Use this URL to cite or link to this record in EThOS: http://ethos.bl.uk/OrderDetails.do?uin=uk.bl.ethos.502252
Title: The English provincial asylum 1845-1930 : a functional and historical study
Author: Johnstone, Androulla Elizabeth
Awarding Body: University of Winchester
Current Institution: University of Winchester
Date of Award: 2009
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Abstract:
This thesis examines in depth the six borough and county asylums of Hampshire and Sussex between 1845 and 1930. The research is of an interdisciplinary nature and offers a synthesis of archaeological, historical, and sociological methodologies. The primary focus is on the standing asylum buildings. Fieldwork has been used to establish a permanent record of the building complexes prior to their imminent destruction and redevelopment and has provided a basis upon which to examine the quality of these buildings as places of treatment and cure. This fieldwork has then been coupled with extensive documentary research in order to repopulate the asylum with the patients and staff that lived and worked within them. The key themes of this study are designed to provide a three dimensional analysis of the buildings in order to assess their quality and effectiveness. These themes include: reading gender, status and control from the building complexes; understanding the epidemiology of the asylum populations; establishing the effectiveness of the asylums as hospitals in view of asylum borne disease; and charting the asylum building genre evolution over a period of eighty years as a design response to providing better treatment and care. In order to do this over 6,000 separate patient transactions have been incorporated. Asylum buildings have received little attention from archaeologists or historians. No asylum building to date has been rigorously researched. This study takes six asylum buildings, extensively examines them, repopulates them, and evaluates their effectiveness. This is done within the context of the original purpose of the asylum commissioners, the epidemiological facts, and the current historiographical debate.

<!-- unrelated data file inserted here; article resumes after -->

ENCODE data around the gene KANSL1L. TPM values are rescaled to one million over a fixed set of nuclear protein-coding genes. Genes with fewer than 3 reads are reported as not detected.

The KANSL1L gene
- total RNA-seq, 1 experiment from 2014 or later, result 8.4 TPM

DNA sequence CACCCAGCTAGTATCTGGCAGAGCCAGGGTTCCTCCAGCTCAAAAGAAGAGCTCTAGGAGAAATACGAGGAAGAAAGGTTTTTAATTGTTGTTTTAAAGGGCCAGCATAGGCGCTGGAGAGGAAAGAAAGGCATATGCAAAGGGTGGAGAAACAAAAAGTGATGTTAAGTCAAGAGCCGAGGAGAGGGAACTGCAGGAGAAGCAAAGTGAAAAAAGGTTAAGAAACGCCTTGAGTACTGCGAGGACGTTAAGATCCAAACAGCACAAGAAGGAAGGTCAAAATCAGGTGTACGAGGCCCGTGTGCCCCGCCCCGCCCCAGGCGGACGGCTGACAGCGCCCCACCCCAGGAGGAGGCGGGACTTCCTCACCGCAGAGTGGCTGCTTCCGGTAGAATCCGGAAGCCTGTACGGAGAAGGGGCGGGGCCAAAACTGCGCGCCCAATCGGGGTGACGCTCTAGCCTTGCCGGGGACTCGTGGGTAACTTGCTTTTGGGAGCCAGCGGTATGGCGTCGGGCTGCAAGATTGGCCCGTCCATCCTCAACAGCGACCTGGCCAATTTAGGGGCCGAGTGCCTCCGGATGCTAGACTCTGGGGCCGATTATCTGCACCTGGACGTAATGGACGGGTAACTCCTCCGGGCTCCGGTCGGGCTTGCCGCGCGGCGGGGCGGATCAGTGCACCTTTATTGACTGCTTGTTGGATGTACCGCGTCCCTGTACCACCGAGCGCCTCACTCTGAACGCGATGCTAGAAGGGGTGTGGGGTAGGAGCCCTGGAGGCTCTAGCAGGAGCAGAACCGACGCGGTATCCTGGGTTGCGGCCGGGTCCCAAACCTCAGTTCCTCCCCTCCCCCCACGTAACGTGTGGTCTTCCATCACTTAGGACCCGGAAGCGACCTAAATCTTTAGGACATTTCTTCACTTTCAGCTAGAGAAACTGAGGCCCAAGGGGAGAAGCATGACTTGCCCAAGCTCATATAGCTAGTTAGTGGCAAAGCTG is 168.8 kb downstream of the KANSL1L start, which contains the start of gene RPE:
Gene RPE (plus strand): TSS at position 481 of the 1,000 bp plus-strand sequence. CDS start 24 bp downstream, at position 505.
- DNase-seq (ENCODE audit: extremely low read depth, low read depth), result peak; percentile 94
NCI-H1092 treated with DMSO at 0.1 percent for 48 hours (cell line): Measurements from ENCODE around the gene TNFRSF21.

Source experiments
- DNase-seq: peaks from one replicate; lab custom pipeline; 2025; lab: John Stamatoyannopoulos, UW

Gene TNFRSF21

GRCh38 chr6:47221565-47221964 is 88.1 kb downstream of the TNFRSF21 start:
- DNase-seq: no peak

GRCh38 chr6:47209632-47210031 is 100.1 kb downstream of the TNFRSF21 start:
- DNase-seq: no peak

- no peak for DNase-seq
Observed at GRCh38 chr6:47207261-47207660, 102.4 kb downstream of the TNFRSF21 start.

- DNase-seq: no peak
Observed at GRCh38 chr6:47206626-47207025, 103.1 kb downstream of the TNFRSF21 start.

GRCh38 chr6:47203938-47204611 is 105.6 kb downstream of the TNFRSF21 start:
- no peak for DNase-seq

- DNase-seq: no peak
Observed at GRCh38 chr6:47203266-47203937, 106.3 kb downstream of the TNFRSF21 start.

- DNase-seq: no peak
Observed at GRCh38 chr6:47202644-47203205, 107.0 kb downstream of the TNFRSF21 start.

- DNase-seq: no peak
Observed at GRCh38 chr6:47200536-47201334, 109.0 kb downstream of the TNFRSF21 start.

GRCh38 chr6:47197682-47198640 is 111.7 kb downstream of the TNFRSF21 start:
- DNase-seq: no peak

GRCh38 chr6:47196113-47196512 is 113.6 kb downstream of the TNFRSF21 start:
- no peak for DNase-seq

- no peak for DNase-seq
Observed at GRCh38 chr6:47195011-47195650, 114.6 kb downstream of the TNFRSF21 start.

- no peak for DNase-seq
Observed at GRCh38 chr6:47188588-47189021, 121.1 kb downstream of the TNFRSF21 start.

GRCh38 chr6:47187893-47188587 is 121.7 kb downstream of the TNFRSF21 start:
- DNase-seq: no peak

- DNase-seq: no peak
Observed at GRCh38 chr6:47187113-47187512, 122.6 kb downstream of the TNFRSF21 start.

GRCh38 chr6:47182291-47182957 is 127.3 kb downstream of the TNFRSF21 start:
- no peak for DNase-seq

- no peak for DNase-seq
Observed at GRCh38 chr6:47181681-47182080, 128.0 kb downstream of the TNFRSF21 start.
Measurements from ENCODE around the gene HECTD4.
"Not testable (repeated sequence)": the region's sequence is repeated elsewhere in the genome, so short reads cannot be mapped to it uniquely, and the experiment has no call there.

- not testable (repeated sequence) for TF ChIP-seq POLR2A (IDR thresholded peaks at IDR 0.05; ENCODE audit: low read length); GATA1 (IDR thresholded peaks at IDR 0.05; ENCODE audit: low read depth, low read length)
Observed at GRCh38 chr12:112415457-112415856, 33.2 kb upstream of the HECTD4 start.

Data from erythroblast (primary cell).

Supervisor: Richardson, Roger ; Allen, Mark Sponsor: Not available
Qualification Name: Thesis (Ph.D.) Qualification Level: Doctoral
EThOS ID: uk.bl.ethos.502252  DOI: Not available
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